Because his grandfather was a sheriff and now his father is the sheriff, the family name is connected with power. In addition, the Haydens are – at least by the standards of the region and the people of the time – wealthy. David comes to realize that this combination means that he has a level of respect and awe from the people of the town though he’s done nothing personally to earn or command it.
The maturing part of this realization comes when David suddenly becomes aware that the scandal of his uncle’s arrest will likely carry a very different kind of weight and that he will be the recipient of that as well, though he had nothing to do with his uncle’s deeds.
Another important lesson that helps David mature is the fact that the family is broken apart from the moment Wesley confronts Frank’s crimes. David initially believes that if Frank were gone, the problem would also be gone. He seems to consider shooting Frank as a way of accomplishing this, but doesn’t go through with it.
However, when Frank commits suicide, David fully believes that the family will grieve for his death and then the relationships will return to normal. At the funeral, it’s obvious that this isn’t to be the case and David matures as he looks more deeply into the people and personalities involved.
His idea of punishment is obviously focused around the United States legal system. David, however, cannot believe in that system after his experience with the arrest of his uncle, Frank Hayden. David suddenly learns that summer that justice carries a price and he expresses his dislike for the system by avoiding a career related to law.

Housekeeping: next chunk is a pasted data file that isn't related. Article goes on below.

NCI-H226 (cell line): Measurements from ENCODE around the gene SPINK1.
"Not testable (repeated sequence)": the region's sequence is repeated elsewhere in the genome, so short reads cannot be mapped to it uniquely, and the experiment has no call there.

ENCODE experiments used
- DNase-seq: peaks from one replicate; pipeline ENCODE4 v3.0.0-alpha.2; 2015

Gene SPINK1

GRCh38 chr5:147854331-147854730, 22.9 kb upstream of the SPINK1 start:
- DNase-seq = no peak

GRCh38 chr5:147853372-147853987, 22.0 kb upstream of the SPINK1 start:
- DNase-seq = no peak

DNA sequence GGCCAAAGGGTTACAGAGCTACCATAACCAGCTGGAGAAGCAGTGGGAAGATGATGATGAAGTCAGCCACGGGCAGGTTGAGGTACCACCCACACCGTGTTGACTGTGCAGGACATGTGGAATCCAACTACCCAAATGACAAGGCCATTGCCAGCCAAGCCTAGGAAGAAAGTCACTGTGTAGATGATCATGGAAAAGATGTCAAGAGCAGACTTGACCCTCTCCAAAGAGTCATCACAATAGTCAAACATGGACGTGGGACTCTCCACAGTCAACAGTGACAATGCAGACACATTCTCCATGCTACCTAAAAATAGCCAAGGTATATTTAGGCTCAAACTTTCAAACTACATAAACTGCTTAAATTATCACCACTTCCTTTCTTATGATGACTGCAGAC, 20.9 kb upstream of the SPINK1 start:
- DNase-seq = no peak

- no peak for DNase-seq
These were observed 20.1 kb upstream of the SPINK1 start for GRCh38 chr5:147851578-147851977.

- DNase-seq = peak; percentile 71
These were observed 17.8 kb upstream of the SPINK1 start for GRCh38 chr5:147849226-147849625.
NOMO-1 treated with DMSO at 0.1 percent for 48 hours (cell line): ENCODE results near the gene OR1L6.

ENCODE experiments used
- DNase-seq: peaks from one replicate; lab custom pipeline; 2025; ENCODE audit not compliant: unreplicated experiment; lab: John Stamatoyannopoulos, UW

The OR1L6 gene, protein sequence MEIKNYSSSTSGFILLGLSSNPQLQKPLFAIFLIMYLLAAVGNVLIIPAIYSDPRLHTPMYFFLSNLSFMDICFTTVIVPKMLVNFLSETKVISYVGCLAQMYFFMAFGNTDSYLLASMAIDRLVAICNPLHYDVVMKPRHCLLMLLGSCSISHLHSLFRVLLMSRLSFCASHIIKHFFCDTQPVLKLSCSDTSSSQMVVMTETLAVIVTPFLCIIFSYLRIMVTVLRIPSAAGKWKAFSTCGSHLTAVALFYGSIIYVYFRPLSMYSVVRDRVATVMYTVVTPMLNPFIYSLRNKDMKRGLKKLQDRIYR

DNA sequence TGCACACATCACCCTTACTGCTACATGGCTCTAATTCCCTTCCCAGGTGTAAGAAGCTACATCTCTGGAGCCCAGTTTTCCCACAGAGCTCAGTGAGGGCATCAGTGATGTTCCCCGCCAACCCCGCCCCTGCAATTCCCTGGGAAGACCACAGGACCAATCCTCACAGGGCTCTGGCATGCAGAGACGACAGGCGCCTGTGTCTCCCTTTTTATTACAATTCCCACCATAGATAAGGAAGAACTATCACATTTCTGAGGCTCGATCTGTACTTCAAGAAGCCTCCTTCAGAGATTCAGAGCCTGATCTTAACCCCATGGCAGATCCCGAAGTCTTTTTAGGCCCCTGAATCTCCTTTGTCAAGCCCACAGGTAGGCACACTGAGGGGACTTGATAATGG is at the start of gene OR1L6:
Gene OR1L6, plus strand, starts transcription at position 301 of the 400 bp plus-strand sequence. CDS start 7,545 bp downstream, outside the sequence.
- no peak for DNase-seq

For Julian Hayden, the ideal of justice is that his way is always right. Julian is a hard man who is anxious to keep everything and everyone under his control. This is evident when he refuses to believe that Frank should have been jailed for assault. The lack of justice for the Indians of the area is obviously a common situation as none of them were willing to come forward of their own accord with their accusations against Frank.
A major example of this theme can be seen in the fact that there were many victims, Frank has sexually assaulted but none of them came forward until Wesley begins working on the case. The victims, all Indians, are likely reluctant to make an accusation because the natural prejudice of the region means they probably won’t be believed.
Another example is seen in the fact that David recounts statements from his grandfather that indicate the adults of the family were aware that Frank had engaged in sex with several Indian girls, and that the objection seemed to be the fact that the young women were Indian.
To a lesser degree, David points out prejudice seen in the young man who could easily have been recruited by a college sports program but was looked over because of his Indian heritage. He also talks of Ollie Young Bear who had gone to college, married a white woman and worked hard. This man is touted as what Indians could become if they worked hard enough. While it may be true that Ollie had gained a better life than many of his counterparts, David says that he’s constantly frowning, seems to treat everything as work and never remembers Ollie laughing at anything.